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5 things to know about Boludo, a new empanada spot from Martina’s pastry mastermind

Natalia Mendez

Natalia Mendez

With the new Boludo, Martina alum Facundo De Fraia and Teddy Kordonowy of Lowry Hill Meats have joined forces to bring the flavors of Argentina to south Minneapolis.

After starting with a wildly successful empanada pop-up at Nicollet Open Streets, they’re bringing the hand-held treasures to their own storefront (the space that once housed Birdie). Just in time for the chilling bite of winter—their official grand opening is this Tuesday, November 20—Boludo is poised to keep us all warm with sunny, savory snacks.

We were lucky enough to stumble upon a soft opening last weekend. Here are five things to know before you go.

5.This place is small.
Like, really small—reminiscent of quick-bite, standing-room-only cicchetti joints of Venice. But at Boludo, you have the added benefit of giving your legs a rest: A few stools line the burnished wooden countertop that wraps around the restaurant’s outer edges. Folks may need to give up their standard Minnesotan personal-space bubble in this joint, but it’ll be well worth it. (For those who can’t bring themselves to muster this level of coziness, food can be taken to go.)

4.Gluten-free? Come on in.
Gluten-intolerants are very welcome here, as all empanadas and pizzas can be made gluten-free. Which is great news, because everyone should experience the Peras pizza, topped with creamy, salty, gorgonzola and sweet, mild pears that calm some of the funk from the cheese. Warm, crunchy pine nuts and fragrant dill round out the flavors on what may be my new favorite pie. If funky cheese isn’t your thing, try the Campo: Its chunky tomato sauce plays sweetly with big bites of sausage, and earthy mushrooms will satisfy those looking for more familiar pizza flavors. Thick-flake salt sprinkled on the crust edges ensures that not a single bite will go to waste and adds a lovely texture to your final bites.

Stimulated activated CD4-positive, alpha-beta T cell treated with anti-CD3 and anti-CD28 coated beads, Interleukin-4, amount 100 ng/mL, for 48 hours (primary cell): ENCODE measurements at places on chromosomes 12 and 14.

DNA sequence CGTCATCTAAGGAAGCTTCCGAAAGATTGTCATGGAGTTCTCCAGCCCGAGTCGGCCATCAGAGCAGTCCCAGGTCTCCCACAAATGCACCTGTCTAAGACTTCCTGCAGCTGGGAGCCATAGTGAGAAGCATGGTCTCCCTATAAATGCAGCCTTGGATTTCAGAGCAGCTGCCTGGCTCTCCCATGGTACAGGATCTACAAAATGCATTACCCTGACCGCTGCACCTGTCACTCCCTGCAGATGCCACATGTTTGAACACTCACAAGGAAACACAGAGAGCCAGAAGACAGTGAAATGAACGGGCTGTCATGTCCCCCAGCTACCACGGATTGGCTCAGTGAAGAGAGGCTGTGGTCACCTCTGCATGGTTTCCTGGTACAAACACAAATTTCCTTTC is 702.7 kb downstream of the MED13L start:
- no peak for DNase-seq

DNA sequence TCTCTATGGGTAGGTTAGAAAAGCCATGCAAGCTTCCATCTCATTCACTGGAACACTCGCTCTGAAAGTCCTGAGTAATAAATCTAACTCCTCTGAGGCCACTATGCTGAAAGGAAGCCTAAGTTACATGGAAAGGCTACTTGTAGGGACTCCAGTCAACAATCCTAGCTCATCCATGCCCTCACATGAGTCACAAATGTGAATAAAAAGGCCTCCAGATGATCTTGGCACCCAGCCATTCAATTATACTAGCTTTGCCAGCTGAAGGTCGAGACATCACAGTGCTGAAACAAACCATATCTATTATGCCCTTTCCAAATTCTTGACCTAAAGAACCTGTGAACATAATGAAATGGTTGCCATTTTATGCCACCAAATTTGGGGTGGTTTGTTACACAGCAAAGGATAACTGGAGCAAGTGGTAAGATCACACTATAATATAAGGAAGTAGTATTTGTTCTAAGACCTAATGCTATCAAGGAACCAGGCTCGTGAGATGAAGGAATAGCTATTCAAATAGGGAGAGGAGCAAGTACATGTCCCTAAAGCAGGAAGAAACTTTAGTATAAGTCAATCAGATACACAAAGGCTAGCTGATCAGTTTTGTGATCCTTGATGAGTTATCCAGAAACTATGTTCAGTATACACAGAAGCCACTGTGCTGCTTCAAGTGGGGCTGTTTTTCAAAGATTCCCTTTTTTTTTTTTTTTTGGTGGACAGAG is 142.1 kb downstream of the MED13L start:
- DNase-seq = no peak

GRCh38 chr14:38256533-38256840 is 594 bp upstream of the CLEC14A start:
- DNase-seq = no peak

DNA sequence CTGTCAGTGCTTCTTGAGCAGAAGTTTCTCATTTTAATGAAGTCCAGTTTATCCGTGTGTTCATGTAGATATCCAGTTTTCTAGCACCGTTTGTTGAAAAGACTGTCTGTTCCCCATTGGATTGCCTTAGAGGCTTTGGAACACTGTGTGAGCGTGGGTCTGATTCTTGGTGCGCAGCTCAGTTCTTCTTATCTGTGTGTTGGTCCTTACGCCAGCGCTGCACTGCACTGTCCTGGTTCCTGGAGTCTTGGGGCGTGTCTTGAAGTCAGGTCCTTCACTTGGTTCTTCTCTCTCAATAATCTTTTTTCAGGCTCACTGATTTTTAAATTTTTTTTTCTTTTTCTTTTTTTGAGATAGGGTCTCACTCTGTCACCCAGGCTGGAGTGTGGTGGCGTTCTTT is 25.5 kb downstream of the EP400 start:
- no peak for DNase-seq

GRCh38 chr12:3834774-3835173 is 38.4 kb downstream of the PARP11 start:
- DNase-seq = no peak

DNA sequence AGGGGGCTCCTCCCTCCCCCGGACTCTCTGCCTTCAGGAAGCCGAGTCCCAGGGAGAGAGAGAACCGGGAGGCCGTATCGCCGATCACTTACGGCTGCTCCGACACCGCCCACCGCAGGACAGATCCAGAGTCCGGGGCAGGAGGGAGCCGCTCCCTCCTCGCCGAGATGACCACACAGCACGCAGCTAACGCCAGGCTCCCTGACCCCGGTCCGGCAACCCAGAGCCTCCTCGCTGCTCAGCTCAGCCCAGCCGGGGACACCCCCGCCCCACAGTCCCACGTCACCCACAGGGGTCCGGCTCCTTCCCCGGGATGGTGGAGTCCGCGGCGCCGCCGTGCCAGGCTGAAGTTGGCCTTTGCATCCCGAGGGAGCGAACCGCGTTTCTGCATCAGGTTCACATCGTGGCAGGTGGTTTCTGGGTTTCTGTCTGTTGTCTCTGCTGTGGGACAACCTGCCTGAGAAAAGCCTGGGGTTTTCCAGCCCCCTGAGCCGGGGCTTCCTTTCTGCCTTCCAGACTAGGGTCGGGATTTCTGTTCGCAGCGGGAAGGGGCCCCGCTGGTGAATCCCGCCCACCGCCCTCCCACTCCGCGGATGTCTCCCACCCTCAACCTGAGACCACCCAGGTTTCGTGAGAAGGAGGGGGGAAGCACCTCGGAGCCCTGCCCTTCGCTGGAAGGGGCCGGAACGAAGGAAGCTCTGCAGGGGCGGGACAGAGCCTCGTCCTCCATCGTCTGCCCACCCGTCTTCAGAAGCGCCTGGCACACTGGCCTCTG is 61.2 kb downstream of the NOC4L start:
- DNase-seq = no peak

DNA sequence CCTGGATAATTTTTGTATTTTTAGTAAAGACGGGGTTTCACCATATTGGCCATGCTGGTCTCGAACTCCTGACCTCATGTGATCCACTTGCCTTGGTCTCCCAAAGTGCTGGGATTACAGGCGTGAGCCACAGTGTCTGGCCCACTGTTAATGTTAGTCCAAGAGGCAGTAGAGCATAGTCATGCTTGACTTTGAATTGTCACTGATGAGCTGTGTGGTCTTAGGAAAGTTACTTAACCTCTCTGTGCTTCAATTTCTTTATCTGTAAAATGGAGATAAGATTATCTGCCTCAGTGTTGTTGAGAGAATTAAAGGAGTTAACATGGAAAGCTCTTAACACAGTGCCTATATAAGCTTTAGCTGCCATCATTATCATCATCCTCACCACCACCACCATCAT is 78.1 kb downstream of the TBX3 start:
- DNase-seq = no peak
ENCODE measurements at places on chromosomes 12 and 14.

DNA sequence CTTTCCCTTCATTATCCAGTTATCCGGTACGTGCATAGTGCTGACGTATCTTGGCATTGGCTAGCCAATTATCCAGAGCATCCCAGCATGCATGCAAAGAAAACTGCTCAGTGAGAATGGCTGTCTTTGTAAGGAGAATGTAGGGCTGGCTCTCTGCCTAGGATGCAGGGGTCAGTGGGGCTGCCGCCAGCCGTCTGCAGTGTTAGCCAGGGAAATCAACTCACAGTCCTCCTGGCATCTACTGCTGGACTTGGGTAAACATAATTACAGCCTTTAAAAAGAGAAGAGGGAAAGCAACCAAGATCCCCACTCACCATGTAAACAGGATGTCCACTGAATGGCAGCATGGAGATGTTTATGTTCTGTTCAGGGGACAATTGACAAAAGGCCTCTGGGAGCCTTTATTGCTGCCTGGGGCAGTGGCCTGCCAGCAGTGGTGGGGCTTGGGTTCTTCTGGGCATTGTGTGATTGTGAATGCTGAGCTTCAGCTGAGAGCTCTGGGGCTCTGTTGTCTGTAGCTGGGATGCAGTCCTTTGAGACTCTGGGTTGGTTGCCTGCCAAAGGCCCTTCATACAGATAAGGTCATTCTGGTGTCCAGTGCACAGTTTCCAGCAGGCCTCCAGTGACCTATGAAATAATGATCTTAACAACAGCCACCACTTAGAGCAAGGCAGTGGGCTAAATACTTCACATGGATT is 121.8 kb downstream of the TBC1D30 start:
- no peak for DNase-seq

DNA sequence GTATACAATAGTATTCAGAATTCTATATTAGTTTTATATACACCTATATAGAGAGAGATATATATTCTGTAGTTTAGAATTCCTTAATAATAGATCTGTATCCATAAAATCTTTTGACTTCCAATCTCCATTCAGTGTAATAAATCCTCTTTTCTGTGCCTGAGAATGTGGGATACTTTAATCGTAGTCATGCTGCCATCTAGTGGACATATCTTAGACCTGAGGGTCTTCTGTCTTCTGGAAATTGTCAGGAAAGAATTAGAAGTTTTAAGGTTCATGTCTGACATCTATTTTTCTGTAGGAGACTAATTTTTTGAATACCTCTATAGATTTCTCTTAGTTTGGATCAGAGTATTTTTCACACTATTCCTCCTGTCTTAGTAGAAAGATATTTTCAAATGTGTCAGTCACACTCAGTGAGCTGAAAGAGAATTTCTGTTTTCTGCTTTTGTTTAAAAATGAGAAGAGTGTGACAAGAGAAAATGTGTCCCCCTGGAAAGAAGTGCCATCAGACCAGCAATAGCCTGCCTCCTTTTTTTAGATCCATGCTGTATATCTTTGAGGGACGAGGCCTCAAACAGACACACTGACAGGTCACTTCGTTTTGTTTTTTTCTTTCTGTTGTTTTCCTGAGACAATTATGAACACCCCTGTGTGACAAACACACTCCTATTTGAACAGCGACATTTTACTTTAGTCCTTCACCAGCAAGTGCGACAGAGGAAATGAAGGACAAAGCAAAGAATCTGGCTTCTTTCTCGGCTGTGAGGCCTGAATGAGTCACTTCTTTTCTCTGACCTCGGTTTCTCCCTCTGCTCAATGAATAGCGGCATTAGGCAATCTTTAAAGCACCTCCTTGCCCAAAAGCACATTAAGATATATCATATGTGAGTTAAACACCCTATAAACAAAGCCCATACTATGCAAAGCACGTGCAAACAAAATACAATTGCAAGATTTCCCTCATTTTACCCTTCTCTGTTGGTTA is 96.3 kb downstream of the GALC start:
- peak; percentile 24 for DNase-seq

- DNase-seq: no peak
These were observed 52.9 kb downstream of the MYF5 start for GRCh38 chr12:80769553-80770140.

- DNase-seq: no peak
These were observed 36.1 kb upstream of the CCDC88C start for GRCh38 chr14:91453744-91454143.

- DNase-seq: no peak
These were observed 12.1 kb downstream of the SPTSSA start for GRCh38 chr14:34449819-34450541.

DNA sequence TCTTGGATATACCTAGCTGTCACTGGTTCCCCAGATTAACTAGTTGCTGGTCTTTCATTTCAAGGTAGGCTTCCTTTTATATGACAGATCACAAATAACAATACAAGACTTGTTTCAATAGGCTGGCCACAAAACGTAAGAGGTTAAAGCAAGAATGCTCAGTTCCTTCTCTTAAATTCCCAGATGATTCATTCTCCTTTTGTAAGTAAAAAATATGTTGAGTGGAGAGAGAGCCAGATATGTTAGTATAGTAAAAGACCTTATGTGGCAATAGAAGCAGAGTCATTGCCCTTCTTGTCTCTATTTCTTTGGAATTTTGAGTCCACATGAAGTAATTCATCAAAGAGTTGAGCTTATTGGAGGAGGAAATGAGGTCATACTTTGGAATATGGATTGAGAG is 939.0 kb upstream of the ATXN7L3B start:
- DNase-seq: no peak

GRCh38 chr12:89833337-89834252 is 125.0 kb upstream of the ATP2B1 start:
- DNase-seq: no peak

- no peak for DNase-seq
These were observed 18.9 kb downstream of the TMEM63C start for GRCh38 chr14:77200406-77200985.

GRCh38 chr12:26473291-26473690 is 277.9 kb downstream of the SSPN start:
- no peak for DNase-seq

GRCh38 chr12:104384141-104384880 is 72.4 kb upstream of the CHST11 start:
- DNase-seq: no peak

Natalia Mendez

Natalia Mendez

3. The chimichurri will blow your mind.
Perfectly bright and acidic, this thin sauce didn’t look like much, but packed a punch of parsley and fatty olive oil that rounded out the dominant flavors in the empanadas we tried. It goes especially well with the mild heat and fragrant spices in the pollo empanada, and you’ll find yourself reaching to spoon some onto each bite for that perfect balance. But the best application for it may be slathering it onto the Argentinean street-food sweetheart: choripán. As the name suggests, choripán lovingly tucks succulent, salty chorizo into house-baked pan (bread, in this case, a baguette).Though it sounds simple, it may sneakily be among the best bites on the menu.

2. These aren’t your average drink selections.
There are Mexican and Argentine imports for imbibing, with word that they will keep a rotating selection. Wine, fernet, tequila, and mezcal will be available as well. An Argentinean signature—the herbaceous Fernet Con Coca (Fernet and Coca-Cola)—will be the sole mixed drink.

1. It’s easy to try it all.
With reasonable prices for the amount of food you get you can easily work your way through the menu—whether that’s a light lunch or a hearty dinner. Grab a few empanadas ($3.50 each), a pizza or two ($9-15), or a salad ($6)—and don’t forget dessert of churro donuts or flan ($5 and $4). I expect this place will be a great option for pre-movie dinner dates or a quick bite with friends before a night out. Heck, you could even make for a nice night in by grabbing a few of their simple, beautifully adorned boxes on your way home.

Boludo
3749 Nicollet Ave., Minneapolis
612-965-2858, boludoempanadas.com

Natalia Mendez

Natalia Mendez